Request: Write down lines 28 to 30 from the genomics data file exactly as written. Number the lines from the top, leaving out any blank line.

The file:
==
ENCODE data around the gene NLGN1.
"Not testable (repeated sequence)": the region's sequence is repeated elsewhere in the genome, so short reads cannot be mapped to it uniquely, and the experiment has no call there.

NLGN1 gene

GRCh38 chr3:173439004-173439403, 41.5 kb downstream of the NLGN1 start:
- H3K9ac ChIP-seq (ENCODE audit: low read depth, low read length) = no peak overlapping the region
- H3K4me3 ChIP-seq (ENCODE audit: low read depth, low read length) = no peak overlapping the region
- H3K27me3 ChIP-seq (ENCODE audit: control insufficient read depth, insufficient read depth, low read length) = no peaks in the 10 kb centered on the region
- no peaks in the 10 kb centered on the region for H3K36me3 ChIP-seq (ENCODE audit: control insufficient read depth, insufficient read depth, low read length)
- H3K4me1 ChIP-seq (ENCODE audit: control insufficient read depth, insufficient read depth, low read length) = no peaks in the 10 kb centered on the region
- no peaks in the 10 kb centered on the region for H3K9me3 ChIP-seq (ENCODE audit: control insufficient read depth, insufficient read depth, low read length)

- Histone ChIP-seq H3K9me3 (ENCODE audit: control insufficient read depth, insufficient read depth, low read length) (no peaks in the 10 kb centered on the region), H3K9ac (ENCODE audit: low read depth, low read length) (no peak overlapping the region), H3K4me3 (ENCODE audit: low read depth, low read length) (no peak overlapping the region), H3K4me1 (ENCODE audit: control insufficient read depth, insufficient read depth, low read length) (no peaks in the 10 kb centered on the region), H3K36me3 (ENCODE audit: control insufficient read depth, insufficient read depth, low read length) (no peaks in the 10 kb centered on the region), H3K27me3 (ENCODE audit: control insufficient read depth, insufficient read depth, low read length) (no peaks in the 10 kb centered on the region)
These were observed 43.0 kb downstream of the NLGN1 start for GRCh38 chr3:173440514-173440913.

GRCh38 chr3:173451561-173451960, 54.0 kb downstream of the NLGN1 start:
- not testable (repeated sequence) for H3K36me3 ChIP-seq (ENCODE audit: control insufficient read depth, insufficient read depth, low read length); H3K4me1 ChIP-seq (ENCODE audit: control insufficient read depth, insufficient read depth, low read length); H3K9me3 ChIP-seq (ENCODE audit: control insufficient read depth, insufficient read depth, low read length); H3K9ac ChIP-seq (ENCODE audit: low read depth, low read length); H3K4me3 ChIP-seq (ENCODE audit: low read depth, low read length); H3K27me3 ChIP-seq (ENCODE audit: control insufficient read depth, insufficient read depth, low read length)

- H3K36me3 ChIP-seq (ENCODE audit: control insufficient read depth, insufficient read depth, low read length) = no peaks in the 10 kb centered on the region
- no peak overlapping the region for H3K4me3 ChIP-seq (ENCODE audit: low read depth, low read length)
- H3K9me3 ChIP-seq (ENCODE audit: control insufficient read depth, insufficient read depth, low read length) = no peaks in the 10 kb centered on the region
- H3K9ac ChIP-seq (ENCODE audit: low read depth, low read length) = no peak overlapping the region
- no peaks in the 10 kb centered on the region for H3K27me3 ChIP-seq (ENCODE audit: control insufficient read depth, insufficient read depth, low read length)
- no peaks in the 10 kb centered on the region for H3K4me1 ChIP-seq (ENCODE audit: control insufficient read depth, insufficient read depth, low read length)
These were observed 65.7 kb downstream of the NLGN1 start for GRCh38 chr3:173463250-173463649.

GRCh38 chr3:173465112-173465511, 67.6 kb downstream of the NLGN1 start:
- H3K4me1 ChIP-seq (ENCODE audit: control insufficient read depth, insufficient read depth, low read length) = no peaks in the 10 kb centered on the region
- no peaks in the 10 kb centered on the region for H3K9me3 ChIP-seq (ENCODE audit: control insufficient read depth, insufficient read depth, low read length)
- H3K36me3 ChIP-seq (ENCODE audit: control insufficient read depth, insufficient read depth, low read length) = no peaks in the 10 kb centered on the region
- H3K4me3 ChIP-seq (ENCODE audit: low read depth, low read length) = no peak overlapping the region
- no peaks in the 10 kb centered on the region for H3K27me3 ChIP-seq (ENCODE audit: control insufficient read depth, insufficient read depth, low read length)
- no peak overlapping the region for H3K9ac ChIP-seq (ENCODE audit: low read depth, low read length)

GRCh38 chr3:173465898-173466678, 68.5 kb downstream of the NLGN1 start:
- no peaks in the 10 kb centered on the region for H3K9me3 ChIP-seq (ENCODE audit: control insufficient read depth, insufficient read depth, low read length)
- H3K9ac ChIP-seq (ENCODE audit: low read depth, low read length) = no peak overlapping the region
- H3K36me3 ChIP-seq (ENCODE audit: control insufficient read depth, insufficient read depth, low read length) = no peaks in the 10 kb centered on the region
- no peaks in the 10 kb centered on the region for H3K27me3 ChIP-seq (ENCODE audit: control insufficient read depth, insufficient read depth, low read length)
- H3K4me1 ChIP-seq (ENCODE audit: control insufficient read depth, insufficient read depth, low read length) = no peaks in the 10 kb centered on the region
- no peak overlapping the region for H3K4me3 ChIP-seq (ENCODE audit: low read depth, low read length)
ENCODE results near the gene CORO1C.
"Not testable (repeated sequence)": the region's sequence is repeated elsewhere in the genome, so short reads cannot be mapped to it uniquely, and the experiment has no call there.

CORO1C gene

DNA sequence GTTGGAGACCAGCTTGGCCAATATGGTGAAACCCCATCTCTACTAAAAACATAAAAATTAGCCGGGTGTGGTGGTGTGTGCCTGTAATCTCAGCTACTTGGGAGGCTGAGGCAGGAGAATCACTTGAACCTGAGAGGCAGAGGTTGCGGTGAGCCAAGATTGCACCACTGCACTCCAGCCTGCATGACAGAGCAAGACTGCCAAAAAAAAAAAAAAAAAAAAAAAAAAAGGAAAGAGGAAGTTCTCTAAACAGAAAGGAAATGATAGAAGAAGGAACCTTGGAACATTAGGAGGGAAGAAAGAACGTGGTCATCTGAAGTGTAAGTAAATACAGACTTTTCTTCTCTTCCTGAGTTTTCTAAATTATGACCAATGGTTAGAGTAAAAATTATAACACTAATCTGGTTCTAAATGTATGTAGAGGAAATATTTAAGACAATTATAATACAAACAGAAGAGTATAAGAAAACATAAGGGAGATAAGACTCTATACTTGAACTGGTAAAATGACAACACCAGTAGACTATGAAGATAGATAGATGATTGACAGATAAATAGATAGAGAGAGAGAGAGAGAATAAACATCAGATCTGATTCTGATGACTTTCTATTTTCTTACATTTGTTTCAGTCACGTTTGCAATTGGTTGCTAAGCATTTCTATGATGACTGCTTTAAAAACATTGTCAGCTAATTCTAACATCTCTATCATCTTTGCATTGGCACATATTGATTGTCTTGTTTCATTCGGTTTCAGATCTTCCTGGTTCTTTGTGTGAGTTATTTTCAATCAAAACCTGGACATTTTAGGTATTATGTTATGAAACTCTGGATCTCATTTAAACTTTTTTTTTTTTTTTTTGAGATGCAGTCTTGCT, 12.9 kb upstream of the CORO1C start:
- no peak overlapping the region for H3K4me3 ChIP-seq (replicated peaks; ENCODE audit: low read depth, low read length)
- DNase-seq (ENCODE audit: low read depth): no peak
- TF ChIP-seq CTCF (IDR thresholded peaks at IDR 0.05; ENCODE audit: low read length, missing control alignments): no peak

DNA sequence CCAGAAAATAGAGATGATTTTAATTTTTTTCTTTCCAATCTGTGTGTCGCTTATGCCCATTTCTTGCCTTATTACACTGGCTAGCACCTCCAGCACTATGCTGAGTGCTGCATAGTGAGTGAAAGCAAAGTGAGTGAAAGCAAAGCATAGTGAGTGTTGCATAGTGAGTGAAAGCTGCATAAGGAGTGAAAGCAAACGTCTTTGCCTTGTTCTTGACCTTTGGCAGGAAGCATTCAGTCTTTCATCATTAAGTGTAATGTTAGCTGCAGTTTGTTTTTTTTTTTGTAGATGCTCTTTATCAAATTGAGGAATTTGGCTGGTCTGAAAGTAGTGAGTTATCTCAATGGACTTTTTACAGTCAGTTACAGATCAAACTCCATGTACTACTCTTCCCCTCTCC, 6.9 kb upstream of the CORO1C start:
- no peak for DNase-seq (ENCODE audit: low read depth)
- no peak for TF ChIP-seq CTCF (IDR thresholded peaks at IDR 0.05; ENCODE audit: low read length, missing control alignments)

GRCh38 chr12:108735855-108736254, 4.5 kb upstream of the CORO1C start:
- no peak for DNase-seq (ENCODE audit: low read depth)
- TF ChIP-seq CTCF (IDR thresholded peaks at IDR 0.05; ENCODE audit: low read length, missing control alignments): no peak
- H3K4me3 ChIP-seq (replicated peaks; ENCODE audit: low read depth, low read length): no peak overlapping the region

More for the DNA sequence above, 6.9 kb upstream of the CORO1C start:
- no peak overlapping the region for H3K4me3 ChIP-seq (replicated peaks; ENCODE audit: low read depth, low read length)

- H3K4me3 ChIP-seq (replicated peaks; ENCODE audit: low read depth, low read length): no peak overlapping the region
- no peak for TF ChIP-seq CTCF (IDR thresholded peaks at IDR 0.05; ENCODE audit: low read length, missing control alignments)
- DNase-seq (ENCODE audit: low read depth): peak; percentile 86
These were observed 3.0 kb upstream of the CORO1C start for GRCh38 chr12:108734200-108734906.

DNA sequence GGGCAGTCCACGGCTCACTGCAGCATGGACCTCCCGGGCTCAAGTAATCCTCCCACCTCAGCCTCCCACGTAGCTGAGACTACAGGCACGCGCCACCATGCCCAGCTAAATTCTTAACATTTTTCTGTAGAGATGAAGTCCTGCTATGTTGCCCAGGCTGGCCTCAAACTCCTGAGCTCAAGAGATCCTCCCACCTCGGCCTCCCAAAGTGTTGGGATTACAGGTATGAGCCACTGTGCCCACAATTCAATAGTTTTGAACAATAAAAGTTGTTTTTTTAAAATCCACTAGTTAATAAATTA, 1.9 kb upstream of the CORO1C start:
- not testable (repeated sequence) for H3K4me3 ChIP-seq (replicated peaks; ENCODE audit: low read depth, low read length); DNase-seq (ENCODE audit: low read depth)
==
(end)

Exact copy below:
- no peak overlapping the region for H3K9ac ChIP-seq (ENCODE audit: low read depth, low read length)

GRCh38 chr3:173465898-173466678, 68.5 kb downstream of the NLGN1 start:
- no peaks in the 10 kb centered on the region for H3K9me3 ChIP-seq (ENCODE audit: control insufficient read depth, insufficient read depth, low read length)